Indian dynamism, entrepreneurship and enthusiasm is seeking new horizons across the globe. Of course, anyone stepping into a foreign land must take care of the laws, rules and regulations of the host country. Each country is different and keeping abreast of the laws of different countries can indeed be a challenge.

Reserve Bank of India controls and regulates investment in foreign entities by persons who are residents of India. A person may be a citizen of India and resident outside India. A citizen who is not resident of India will not be governed by Reserve Bank of India regulations. An Indian resident is free to invest in foreign assets out of the income received when he/she was resident outside India. So, if a person resident in India desires to enter into overseas market, he can enter either by establishing branch office or liaison office outside India or he can form an independent Company outside India. The Company formed outside India may be in the form of wholly owned subsidiary or Joint Venture Company.

It is important to note that under section 2 of FEMA Act, the intention to stay outside or inside India for an uncertain period is important. This is different from the provisions under section 6 of Income Tax Act. To be a resident under Income Tax Act, an individual has to only stay in India for a specified number of days. So, an individual may be non-resident under Income Tax Act during a year and may be resident as per the FEMA Act, during the same year.

A person resident in India being a Firm or Company or Body Corporate registered in India is eligible to establish a branch outside India. A general permission is available for opening of Bank Account for the purpose of meeting the Branch Expenses abroad subject to following limits/conditions:

Branch Expenses

General terms and conditions for opening branch office/ representative abroad:

a. The overseas branch/office has been set up or representative is posted overseas for conducting normal business activities of the Indian entity.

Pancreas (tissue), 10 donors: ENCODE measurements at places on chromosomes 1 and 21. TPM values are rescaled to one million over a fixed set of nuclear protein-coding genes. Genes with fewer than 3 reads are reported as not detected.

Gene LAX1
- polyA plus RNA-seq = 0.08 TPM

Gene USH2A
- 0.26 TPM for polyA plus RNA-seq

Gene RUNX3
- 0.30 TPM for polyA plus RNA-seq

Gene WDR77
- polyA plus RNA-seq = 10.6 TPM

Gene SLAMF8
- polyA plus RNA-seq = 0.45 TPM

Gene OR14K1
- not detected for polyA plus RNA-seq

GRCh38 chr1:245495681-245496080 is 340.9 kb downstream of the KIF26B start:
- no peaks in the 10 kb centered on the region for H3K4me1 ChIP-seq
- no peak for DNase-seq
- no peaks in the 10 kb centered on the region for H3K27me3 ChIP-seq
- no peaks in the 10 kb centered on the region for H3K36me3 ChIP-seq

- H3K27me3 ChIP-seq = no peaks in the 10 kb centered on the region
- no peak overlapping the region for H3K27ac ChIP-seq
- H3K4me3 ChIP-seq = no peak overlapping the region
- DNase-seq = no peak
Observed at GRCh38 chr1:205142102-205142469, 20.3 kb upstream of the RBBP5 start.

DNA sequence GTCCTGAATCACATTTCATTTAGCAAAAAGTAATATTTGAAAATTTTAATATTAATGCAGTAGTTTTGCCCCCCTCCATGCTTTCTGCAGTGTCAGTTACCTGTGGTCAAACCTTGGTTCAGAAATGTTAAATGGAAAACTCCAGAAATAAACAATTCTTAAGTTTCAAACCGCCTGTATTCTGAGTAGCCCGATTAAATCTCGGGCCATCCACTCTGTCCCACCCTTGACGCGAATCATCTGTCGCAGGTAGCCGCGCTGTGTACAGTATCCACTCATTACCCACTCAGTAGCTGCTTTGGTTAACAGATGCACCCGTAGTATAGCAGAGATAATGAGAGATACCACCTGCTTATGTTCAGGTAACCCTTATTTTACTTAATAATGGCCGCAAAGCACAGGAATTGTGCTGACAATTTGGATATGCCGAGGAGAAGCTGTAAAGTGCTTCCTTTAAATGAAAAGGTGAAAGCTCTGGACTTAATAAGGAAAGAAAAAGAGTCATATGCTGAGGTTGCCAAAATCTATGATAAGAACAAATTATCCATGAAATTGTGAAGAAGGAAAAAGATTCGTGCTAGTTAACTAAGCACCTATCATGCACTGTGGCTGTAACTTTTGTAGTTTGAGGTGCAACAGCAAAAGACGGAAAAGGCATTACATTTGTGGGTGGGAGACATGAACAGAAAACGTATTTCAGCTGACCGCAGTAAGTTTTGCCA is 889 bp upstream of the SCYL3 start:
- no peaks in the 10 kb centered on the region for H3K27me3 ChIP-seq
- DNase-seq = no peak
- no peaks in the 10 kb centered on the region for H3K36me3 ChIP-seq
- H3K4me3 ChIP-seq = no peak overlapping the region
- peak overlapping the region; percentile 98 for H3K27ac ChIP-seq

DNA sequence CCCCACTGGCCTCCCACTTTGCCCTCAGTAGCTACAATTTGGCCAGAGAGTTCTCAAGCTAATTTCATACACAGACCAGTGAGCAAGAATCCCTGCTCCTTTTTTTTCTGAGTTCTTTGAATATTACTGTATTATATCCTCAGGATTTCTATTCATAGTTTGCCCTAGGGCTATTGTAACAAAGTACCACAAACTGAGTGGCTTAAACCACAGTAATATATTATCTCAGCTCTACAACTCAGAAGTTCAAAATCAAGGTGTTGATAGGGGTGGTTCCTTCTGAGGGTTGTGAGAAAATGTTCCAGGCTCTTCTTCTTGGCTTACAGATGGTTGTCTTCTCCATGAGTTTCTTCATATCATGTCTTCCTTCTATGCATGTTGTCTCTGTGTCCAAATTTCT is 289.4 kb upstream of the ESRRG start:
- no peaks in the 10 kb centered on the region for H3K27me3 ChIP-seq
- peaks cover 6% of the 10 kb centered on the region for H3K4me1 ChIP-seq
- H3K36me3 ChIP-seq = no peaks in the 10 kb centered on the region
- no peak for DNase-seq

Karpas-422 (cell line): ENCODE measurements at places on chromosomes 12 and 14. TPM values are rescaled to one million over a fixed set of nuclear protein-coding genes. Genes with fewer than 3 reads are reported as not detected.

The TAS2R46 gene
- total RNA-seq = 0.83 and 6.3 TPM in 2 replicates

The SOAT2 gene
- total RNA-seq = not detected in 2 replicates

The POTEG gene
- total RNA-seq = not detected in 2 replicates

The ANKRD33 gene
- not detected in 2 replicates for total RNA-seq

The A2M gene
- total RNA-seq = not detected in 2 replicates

b. The overseas branch/office/representative shall not enter into any contract or agreement in contravention of the Act, Rules or Regulations made there under;

c. The overseas office (trading / non-trading) / branch / representative should not create any financial liabilities, contingent or otherwise, for the head office in India and also not invest surplus funds abroad without prior approval of the Reserve Bank. Any funds rendered surplus should be repatriated to India.

d. Exchange released by the authorized dealer should be strictly utilized for the purpose(s) for which it is released. The unused exchange may be repatriated to India under advice to the authorized dealer.

e. The details of bank accounts opened in the overseas country should be promptly reported to the AD Bank.

f. The account so opened, held or maintained shall be closed,

i. if the overseas branch/ office is not set up within six months of opening the account, or

ii. within one month of closure of the overseas branch/ office, or

iii. where no representative is posted for six months,

and the balance held in the account shall be repatriated to India;

g. The renewal of remittance facility after two years may be granted, provided proper accounts of utilization of foreign exchange released are furnished to the authorized dealer.

h. The following statements should be submitted by the applicant to the authorized dealer:

    • A statement showing details of initial expenses incurred together with suitable documentary evidence, wherever possible, within three months from the date of release of exchange for that purpose.
    • Annual account of trading/non-trading office abroad duly certified by statutory Auditors/Chartered Accountants.

Acquisition of Assets outside India

Branch / office / representative may buy office equipment and other assets required for normal business operations. Funds required for this may be remitted by the Indian entity from India as a current account transaction.